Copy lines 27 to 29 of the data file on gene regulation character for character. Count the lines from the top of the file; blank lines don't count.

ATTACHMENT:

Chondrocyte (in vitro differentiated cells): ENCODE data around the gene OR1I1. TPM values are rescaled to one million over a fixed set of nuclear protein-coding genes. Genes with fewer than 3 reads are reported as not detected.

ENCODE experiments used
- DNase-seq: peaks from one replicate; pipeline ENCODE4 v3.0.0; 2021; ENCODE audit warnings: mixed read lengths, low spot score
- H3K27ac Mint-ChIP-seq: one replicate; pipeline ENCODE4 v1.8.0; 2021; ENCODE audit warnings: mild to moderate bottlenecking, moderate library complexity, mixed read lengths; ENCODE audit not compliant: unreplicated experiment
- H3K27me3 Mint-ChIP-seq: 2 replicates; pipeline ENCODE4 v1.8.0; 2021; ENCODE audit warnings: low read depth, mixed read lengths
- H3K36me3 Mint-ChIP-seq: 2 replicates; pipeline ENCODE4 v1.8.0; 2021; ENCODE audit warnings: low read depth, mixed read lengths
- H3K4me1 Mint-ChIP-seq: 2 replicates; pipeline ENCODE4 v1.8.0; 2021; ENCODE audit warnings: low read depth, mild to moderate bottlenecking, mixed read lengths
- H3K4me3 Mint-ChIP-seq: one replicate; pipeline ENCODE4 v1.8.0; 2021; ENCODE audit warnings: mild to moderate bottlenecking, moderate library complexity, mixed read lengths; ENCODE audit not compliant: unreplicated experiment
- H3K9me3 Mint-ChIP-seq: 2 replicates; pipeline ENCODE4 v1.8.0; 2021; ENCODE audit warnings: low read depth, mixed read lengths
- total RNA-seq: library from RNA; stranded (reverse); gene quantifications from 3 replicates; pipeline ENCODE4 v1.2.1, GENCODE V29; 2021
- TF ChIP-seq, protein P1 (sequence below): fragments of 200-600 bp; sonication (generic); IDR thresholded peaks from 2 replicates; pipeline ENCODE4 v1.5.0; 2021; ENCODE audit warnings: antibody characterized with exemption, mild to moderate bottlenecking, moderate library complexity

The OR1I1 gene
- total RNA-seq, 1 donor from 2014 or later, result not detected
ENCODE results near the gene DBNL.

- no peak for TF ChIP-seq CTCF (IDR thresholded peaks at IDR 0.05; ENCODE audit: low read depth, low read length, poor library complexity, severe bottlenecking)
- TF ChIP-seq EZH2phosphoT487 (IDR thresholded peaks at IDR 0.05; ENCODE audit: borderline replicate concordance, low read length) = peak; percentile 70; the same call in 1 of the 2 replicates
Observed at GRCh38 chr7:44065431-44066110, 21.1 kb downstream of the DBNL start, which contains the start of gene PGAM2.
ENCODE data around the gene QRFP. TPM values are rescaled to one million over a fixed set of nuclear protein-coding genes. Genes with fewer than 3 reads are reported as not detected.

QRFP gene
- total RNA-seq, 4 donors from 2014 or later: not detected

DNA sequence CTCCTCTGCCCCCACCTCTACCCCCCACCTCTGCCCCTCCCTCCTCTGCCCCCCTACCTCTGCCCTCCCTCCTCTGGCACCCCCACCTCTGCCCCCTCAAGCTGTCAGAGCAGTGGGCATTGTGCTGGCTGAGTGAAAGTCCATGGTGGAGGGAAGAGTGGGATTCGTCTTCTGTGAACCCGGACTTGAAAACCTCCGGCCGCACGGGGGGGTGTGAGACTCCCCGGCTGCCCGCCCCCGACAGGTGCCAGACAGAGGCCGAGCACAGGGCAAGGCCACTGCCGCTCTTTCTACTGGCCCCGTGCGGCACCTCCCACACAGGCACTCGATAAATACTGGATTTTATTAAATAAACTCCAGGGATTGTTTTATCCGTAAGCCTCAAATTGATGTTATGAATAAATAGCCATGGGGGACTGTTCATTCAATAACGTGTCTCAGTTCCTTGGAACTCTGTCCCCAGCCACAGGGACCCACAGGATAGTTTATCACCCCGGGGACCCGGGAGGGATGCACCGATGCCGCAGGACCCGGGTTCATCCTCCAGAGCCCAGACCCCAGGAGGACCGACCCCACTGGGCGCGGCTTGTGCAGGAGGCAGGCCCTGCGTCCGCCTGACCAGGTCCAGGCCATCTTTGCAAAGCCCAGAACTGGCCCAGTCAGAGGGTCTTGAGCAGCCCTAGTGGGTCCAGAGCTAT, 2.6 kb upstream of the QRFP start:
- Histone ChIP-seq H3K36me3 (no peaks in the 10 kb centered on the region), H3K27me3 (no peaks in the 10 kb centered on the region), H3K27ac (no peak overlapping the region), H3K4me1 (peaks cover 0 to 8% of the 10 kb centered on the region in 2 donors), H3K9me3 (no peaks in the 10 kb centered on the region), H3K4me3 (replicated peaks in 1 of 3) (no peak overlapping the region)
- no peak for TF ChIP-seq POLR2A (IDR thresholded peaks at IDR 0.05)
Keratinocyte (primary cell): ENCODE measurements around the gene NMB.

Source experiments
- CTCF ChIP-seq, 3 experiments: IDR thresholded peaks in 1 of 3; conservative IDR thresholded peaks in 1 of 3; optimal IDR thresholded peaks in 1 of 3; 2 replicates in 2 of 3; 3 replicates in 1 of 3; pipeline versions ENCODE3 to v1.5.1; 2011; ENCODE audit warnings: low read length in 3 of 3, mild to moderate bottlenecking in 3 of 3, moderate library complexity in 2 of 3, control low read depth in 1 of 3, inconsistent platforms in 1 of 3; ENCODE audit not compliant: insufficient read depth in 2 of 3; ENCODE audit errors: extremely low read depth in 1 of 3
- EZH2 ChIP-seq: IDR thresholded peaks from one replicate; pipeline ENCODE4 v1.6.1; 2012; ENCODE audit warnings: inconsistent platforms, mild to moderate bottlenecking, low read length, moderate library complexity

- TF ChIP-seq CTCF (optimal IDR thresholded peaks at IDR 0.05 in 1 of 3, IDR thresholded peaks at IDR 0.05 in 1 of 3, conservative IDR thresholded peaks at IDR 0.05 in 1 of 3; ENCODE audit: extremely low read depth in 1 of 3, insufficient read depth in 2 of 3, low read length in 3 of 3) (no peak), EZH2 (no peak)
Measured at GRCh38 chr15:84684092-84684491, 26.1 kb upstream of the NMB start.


- EZH2 ChIP-seq: IDR thresholded peaks from one replicate; pipeline ENCODE4 v1.6.1; 2012; ENCODE audit warnings: inconsistent platforms, mild to moderate bottlenecking, low read length, moderate library complexity

- TF ChIP-seq CTCF (optimal IDR thresholded peaks at IDR 0.05 in 1 of 3, IDR thresholded peaks at IDR 0.05 in 1 of 3, conservative IDR thresholded peaks at IDR 0.05 in 1 of 3; ENCODE audit: extremely low read depth in 1 of 3, insufficient read depth in 2 of 3, low read length in 3 of 3) (no peak), EZH2 (no peak)
Measured at GRCh38 chr15:84684092-84684491, 26.1 kb upstream of the NMB start.